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Title: Mortlake Dispatch Delete search filter
Elephind.com contains 19,644 items from Mortlake Dispatch, samples of which are listed below. All items from this newspaper title are freely available and can be searched from the search box above. You may also search the entire collection of 2,949 newspaper titles in Elephind.com.
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A LINK OF SAFETY. [Newspaper Article] — Mortlake Dispatch — 7 February 1914

A LINK OK SAFETY. "Ojie of Ilia characteristics of my old comrade, Amos Stilltiian, was brav i'i y in actual lighting service," said i lio old soldier. "A noiher characteris tic was a sense of humour which stood hiin in good stead oven in the i'aco ol danger, and contributed not a littlo to the gaiety of his comrades. "At tlie Uattle of Cold Harbour, just before- making the charge", and while under the Confederate lire, our cor poral, who was over six feet tall, and scarcely bigger round than a gun-bar rel, became excitcd as tho enemy's bul lets ploughed up the earth about him. "What kind of a placo is thia to keep a man in!J" ho demanded. 'Ab solutely without protection!' "He had no maro than spoken when Private Stillman stuck his ramrod in tho ground. " 'Here, corporal 1' said he, vgeb be ll^ fcliia.' "

Publication Title: Mortlake Dispatch
Source: Trove [National Library of Australia]
Country/State of Publication: Vic, Australia
Terribly Tempted. CHAPTER I. MR AND MRS. BLACKADDER. [Newspaper Article] — Mortlake Dispatch — 7 February 1914

i .'??? . "'s^sgs&si MJUUUgM^^ erribly { Tempted. I eJLatagaaGB^r^yi^r^iiiiiii w^i. A SERIAL STORY BY" 'J AMABEL GRAY. j CHAPTER I. AND MITE. ULAULVADDER. iUy nature is subdued. To what it works an, Jiko the dyer's Jiand. Pity liie, thou, and wish. I were re newed., .er was there suoh. an array or and of ail tiie depressing sights [;in greet the eyes of a political ^st, a modern philosopher, or a ^.'''student of Humanity, surely the of twenty helpless infants-the r portion deserted by their par 's about tlio most distressing, were not only a puzzle and a VJ social reformers, good Cliris "?'l politicians, but what was ?their souls and bodies, were '"'stined to become a perfect society. rd i:1 they lived or died? i- not ultimately constitute i- file of the army of niar I'dt phalanx of victims who j, unions, and asylums, kadder, under whose tender st lambs were securely plac . groat deal more about aps, ladanuin, and quick er society could imagine dder, a time disciple of the r...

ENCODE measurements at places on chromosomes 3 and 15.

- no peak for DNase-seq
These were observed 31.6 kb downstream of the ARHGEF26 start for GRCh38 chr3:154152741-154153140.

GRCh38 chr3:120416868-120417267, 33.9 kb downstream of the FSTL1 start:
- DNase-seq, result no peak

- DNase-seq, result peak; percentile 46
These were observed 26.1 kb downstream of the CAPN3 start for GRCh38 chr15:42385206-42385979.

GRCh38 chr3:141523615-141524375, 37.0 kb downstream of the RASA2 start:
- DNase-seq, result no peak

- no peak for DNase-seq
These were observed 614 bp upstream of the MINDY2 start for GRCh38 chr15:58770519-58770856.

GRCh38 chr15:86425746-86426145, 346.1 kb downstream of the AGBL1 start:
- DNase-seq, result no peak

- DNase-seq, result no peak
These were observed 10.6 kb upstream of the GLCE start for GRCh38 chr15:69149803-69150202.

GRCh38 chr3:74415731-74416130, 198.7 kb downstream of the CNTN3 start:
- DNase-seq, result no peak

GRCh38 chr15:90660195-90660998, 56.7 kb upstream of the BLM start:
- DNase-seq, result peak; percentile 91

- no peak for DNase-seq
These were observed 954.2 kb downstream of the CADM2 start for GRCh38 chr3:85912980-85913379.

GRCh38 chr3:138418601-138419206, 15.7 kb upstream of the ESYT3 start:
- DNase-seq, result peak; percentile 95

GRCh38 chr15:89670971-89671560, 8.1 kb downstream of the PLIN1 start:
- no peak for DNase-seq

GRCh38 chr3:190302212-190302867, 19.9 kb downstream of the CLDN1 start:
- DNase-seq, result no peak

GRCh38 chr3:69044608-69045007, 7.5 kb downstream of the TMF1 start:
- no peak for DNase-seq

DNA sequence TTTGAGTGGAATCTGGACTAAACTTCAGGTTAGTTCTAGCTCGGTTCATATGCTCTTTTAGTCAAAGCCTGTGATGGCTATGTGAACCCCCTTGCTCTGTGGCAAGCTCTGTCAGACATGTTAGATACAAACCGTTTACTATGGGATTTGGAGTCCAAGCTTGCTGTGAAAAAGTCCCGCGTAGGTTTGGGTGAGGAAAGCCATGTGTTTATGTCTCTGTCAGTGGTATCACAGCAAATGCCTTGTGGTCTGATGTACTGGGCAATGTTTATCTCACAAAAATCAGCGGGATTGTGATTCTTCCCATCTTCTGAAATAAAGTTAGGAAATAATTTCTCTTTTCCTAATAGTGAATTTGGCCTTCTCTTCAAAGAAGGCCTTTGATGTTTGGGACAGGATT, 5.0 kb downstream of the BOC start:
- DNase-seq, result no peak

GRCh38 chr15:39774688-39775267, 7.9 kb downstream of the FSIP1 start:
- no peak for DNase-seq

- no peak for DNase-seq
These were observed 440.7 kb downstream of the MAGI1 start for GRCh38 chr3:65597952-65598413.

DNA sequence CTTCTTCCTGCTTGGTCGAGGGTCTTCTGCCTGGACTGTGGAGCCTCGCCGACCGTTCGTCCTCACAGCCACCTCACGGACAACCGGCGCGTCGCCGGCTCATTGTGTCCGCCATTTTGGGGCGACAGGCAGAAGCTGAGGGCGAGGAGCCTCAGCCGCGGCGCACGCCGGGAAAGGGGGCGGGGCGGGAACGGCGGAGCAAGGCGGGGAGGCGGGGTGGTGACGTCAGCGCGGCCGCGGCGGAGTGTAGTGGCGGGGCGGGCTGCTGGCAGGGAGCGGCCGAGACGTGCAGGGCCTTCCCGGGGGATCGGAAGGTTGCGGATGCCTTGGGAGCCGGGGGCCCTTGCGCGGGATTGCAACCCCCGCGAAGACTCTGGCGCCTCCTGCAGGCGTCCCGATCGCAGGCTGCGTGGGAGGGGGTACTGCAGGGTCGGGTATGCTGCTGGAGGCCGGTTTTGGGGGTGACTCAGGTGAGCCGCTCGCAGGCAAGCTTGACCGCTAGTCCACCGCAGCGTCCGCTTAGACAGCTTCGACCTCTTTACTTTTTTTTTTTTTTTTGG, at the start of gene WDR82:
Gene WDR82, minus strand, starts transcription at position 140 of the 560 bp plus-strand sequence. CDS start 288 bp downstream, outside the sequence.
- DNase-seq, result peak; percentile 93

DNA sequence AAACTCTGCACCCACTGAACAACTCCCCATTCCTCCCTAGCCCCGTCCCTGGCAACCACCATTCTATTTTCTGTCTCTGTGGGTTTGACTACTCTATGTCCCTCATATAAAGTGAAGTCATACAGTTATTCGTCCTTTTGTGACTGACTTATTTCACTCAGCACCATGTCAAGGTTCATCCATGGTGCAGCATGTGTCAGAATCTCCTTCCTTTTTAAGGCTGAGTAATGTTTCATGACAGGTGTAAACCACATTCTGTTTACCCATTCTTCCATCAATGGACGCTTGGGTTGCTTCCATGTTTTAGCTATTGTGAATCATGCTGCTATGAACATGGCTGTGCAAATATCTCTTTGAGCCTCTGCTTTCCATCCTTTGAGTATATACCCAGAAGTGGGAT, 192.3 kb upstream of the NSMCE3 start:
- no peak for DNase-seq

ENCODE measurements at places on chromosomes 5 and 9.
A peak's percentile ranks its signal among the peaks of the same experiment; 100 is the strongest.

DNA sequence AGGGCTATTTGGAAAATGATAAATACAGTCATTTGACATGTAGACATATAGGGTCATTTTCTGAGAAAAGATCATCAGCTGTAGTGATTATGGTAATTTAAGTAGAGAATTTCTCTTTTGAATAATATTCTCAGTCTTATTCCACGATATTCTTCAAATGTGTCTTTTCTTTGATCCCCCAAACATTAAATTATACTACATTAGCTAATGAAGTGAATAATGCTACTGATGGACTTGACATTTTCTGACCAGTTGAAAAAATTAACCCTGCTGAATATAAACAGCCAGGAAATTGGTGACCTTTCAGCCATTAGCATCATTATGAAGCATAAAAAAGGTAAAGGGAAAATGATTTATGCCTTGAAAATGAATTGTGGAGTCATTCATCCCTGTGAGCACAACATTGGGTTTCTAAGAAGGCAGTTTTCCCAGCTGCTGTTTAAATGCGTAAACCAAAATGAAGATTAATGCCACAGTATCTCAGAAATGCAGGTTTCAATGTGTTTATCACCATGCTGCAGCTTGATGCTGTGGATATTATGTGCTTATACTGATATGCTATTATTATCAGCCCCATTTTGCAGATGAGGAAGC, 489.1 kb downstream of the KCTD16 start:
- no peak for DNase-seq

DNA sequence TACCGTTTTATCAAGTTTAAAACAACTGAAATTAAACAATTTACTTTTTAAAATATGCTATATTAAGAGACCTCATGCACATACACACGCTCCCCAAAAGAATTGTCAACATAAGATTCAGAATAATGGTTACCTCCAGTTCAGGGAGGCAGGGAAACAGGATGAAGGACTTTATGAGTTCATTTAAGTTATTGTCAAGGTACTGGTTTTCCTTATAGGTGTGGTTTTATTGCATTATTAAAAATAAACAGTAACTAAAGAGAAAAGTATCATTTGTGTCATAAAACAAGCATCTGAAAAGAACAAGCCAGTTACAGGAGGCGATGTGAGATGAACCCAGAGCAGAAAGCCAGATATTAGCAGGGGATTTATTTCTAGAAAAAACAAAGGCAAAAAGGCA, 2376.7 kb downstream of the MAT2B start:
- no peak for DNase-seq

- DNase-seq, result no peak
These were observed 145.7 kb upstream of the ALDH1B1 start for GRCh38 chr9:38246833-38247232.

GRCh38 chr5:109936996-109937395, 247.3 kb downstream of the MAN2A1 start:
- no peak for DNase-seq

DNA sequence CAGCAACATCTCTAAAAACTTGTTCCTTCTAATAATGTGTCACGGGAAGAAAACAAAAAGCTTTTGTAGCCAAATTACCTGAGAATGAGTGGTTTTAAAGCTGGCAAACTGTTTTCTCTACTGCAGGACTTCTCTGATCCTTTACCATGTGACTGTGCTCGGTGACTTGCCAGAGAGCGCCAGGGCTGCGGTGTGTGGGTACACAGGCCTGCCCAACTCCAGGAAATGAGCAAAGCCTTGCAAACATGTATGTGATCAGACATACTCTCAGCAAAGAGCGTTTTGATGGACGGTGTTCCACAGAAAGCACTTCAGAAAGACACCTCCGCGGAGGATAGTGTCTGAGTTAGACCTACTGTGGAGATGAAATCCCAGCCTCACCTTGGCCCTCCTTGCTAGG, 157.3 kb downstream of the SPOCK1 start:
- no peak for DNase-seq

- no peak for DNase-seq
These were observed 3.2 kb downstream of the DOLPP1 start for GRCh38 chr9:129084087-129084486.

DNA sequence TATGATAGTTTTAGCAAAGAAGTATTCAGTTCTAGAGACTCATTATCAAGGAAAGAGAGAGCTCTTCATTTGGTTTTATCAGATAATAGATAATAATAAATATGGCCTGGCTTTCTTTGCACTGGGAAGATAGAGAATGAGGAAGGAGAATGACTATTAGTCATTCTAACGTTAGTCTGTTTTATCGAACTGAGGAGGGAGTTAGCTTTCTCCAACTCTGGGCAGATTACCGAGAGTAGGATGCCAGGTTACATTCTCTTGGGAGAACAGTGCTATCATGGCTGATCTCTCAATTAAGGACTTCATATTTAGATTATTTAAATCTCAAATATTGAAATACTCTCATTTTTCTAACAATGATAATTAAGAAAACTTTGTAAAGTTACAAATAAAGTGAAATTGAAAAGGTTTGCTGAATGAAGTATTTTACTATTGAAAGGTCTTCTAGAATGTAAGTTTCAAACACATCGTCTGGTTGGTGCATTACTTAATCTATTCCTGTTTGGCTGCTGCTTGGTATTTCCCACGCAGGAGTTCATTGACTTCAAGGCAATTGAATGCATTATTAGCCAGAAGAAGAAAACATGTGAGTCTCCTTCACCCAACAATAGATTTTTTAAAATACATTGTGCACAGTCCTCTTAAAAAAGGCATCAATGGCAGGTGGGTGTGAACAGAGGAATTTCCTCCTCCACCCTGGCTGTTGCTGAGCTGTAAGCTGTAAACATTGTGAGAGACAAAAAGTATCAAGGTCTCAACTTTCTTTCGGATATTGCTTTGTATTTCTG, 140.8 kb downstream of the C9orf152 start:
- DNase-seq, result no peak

Publication Title: Mortlake Dispatch
Source: Trove [National Library of Australia]
Country/State of Publication: Vic, Australia
POULTRY YARD. [Newspaper Article] — Mortlake Dispatch — 7 February 1914

POULTRY YARD. A careful poultry-keeper will go into tlio fowl-liouse now and then in the evening, to see the birds are allriglii. as their exact condition can b.< ol served when on the perch. Should any bird be breathing hard, a tea spoonful of wanned glycerine, follow ed by one of salad oil, should be given at once, as this treatment will case in a short time; then give two roup pills, and on an average, fifteen birds out of every twenty will be well in from three to seven days, if treated when the first symptoms appear. Should the rattling in the throat be very severe, and the breathing hard, the flesh over the lungs should be pain ted with tincture of arnica. For the man who goes in solely for eggs, a forcing system of feeding is ail right, but it is bound to be detri mental to breeding stock, and tins is why pullets; intended for breeding purposes, should not bo given quanti ties of nourishing soft food. If they are, it almost certain that many of the eggs produced wi...

Publication Title: Mortlake Dispatch
Source: Trove [National Library of Australia]
Country/State of Publication: Vic, Australia
MISSING CONTINENTS. [Newspaper Article] — Mortlake Dispatch — 7 February 1914

MISSING CONTINENTS. It lms long boon' one of the delights (?.of philosophy aud science to spend their imagination 011 the const ruction of vanished coiiwnents, where either Euto pias nourished, or the conditions ob taining were suitable lor the develop ment or "missing links" Thus on tlio one fiidtl or tile world we have tho hypothetical, but probable continent., sometimes called Loinuria, ol: which the Butch.East India Isles are all thai remain, where the biologist and eth nologist n:ay sport with theories ol the arrival and disporsal of man; aud on the other side Wo have tlio Atlantis of the) ancients-that \island to the west of tlio Strait of Gibralter, which legend has it, was submerged by tin; gods, because of the impiety of its in habitants.' But, although this At lantis is apocryphal, it has long been known that tlio west of Europe, Africa and the British Isles once extended far beyond their present coast lines into the sea; and that at 0110 time Great Britain and Ireland wer...

Publication Title: Mortlake Dispatch